Punishment for the Sinners in The Inferno

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Dante begins The Inferno by embarking on a journey to Hell with his poet guide, Virgil. Along the voyage, the reader gets a taste of the gruesome imagery and depictions of the punishments for the different levels of sinner. Throughout this journey Dante encounters many sinners whom he knew or knew of in the real world, and in the beginning the sinners wanted their name to be spread in the world when Dante got out of Hell. But, as Dante explored further and further into the underworld, the sinners got less and less enthusiastic about themselves, which eventually turned into outright shame among the sinners in the lower depths of hell. Dante uses over the top examples of punishments for sins committed and the differing levels of shame the sinners feel to cause the reader to reevaluate his or her own life in the context of religious wrongdoings. The over the top punishments and shame are needed in this work of art to relay the predominant meaning.
The intense and imaginative punishments Dante relays to the reader cause the reader to look at their life and think about the sins he or she has committed. The punishments for sin in The Inferno increase in severity with the greater the sin. In the vestibule of Hell, Dante come across the opportunists. They race round and round chasing a waving banner while constantly being stung with wasps and hornets that causes a constant flow of blood on the sinners’ bodies. Dante then encounters the sinners of limbo in circle one. Dante views these “virtuous pagans” as the least severe of the sins. “They did not worship God’s Trinity in fullest duty,” therefore the punishments for these sinners are that they have no hope (Dante, 28). This fits nicely for the story and the reader because i...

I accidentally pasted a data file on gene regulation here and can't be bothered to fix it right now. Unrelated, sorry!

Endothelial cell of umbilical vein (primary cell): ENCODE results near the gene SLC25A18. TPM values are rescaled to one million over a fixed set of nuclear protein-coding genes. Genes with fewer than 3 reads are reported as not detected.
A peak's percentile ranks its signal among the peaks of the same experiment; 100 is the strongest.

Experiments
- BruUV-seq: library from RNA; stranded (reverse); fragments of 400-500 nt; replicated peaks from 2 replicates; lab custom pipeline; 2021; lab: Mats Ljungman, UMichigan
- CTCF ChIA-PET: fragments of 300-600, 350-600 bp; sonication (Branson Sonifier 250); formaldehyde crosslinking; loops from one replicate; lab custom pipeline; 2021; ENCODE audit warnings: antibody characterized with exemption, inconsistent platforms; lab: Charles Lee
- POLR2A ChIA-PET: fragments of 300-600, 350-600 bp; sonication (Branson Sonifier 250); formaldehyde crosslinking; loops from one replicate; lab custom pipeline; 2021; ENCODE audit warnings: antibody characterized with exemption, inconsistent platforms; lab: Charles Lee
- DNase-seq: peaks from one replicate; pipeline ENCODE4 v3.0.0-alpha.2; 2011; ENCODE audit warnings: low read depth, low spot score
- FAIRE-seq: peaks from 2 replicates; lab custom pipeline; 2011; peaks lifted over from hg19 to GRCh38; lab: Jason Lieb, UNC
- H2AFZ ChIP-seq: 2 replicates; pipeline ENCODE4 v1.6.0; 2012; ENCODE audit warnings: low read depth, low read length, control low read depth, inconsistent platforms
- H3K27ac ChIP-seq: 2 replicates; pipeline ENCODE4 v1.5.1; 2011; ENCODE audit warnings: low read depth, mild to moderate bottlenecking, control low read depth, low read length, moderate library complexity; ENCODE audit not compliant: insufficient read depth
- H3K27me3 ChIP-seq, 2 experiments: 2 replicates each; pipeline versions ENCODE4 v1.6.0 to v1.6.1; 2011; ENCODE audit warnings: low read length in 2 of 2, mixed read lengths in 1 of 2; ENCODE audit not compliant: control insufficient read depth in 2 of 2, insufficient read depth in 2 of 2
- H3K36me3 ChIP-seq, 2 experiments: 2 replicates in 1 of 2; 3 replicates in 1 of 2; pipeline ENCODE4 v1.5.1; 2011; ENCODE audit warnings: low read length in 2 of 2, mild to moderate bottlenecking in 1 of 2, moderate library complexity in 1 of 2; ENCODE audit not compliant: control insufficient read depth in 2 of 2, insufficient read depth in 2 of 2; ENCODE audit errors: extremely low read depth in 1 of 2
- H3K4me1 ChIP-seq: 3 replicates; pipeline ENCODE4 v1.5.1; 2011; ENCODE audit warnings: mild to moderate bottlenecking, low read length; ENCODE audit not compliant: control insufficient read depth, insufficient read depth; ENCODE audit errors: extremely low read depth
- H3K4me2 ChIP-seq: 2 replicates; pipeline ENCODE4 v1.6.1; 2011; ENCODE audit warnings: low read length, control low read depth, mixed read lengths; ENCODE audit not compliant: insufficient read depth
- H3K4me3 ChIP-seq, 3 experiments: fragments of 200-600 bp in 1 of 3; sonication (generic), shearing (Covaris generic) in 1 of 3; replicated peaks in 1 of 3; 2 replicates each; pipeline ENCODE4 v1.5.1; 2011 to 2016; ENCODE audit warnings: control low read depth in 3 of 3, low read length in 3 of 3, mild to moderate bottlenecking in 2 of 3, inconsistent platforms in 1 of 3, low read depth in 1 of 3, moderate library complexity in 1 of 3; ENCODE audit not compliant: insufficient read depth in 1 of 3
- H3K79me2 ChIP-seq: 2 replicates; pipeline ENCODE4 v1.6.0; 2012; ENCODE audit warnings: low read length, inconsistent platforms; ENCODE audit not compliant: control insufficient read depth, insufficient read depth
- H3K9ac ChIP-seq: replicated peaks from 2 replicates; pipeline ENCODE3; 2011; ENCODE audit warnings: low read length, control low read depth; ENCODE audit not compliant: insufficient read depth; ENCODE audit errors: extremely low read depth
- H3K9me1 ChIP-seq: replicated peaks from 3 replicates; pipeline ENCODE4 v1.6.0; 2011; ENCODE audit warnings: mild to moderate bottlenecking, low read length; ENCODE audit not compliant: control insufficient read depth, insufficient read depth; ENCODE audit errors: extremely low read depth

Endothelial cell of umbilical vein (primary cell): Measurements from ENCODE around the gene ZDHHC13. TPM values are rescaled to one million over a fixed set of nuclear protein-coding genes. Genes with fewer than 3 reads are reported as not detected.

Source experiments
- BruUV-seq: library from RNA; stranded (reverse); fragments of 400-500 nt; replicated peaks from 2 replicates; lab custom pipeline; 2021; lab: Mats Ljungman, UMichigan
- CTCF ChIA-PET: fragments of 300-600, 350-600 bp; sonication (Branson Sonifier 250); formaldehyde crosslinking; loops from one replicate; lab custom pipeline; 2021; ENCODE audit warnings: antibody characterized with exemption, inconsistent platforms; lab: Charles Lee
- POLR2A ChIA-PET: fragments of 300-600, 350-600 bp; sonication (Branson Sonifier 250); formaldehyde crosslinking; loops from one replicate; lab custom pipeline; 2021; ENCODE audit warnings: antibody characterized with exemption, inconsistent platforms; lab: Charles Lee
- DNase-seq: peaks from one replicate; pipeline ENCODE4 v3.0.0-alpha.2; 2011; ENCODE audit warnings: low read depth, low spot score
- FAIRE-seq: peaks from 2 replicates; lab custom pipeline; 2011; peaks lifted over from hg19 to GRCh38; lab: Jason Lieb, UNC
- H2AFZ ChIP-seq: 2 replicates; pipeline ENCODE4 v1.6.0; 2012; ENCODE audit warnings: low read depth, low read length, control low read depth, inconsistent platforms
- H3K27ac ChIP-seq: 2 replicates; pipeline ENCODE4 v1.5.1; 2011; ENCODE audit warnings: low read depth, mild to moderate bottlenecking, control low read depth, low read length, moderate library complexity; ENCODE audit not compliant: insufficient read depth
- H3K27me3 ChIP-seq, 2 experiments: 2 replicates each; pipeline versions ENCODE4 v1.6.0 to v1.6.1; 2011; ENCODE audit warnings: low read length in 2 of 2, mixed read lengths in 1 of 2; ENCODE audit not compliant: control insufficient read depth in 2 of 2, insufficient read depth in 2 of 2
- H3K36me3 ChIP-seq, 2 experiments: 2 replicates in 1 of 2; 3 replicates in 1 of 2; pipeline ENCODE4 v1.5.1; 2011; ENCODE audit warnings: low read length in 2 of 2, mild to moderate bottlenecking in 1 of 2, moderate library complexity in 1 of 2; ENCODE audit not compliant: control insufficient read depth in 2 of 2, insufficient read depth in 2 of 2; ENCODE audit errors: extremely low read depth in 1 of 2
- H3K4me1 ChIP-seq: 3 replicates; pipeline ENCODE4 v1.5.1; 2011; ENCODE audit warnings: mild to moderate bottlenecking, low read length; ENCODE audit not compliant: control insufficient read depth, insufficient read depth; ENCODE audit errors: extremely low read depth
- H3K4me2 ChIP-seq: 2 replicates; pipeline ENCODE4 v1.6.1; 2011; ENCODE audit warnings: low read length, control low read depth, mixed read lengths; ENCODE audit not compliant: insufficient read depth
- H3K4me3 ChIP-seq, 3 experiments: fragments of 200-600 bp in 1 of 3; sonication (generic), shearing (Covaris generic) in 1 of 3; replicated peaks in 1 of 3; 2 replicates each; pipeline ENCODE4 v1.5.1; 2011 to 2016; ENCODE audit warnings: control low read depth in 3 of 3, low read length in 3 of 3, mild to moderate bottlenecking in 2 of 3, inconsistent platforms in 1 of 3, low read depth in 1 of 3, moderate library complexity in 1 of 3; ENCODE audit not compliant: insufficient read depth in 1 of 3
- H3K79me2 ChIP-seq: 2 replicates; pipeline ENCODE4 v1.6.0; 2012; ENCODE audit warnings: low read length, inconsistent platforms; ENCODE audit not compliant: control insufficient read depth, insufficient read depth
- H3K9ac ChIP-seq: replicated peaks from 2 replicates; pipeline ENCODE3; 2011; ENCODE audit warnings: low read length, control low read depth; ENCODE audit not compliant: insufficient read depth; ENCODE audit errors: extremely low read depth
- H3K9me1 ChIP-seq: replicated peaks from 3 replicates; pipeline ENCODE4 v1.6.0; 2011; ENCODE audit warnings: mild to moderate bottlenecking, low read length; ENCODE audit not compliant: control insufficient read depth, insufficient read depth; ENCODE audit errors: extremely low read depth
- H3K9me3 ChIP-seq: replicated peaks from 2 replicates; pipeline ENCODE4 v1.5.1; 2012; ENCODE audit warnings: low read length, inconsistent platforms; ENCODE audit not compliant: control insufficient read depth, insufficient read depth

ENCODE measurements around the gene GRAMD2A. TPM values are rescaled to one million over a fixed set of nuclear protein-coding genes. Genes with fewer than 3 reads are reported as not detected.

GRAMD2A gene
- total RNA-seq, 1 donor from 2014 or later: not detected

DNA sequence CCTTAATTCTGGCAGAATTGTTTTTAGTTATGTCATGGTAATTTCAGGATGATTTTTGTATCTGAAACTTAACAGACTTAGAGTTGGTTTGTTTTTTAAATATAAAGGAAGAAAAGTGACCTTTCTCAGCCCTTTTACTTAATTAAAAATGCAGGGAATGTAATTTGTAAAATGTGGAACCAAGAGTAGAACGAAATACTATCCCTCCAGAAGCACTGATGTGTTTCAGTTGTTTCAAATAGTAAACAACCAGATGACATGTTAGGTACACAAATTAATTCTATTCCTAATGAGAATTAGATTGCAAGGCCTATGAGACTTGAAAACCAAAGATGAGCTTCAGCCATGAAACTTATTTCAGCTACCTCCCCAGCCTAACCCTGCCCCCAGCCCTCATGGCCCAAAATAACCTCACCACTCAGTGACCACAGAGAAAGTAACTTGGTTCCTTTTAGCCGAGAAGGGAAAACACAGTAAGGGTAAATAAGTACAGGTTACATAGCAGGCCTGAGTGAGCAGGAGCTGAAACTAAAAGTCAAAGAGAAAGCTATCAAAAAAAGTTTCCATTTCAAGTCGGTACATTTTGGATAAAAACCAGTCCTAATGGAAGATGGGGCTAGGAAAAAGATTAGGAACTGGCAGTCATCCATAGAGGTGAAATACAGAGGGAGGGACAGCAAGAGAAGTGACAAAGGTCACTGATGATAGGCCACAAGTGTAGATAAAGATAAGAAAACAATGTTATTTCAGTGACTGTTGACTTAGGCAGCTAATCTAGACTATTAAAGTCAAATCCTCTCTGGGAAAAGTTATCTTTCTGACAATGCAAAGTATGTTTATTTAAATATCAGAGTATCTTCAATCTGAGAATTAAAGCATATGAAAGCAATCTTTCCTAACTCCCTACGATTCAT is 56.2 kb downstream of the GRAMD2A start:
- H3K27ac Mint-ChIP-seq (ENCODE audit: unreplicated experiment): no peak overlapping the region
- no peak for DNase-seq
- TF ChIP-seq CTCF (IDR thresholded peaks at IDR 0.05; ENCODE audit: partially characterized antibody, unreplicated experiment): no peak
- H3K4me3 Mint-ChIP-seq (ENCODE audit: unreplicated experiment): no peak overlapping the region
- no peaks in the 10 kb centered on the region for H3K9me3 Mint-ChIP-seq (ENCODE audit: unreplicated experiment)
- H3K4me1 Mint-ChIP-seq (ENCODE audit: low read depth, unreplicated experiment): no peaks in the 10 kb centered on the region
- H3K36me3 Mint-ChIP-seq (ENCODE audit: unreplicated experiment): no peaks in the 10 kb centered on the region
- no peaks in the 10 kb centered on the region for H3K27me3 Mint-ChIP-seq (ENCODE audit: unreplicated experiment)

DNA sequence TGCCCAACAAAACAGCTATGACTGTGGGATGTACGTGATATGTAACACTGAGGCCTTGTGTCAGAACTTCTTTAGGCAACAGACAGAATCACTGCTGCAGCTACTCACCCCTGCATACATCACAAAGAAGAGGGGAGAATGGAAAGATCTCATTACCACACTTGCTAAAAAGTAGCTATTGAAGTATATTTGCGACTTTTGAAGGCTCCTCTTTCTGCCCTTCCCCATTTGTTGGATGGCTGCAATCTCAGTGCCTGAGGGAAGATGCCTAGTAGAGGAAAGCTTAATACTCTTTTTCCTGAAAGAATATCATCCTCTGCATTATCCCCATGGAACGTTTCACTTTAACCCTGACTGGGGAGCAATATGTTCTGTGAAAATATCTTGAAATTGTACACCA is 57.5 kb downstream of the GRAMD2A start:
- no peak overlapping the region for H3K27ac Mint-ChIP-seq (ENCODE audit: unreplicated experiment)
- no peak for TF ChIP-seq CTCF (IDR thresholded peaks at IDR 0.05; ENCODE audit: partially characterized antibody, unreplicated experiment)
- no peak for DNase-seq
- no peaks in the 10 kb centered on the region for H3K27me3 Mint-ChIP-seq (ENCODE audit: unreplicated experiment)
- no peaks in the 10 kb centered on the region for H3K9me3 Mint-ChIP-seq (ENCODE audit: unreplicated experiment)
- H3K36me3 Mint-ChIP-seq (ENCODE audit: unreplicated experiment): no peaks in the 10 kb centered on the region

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...n a much less enthusiastic tone than the previous characters. This example follows the same pattern as mentioned above about Dante’s reactions to the sinners. The farther into hell, the more scornful people become. This is because the sinners are farther away from the Light of God, and live in eternal damnation.

The purpose of Dante including the reactions of the sinners upon meeting Dante has an important role. Dante wants the reader to know that committing a less severe crime results in better treatment in Hell, and therefore a want to be remembered in the real world. Dante is not saying that one should commit a less harsh sin. He is just saying that if one were to do so, the punishment is far better off than the lower depths of Hell. This puts in the mind of the reader a sense to examine his or her own life and urges him or her to not commit sin.
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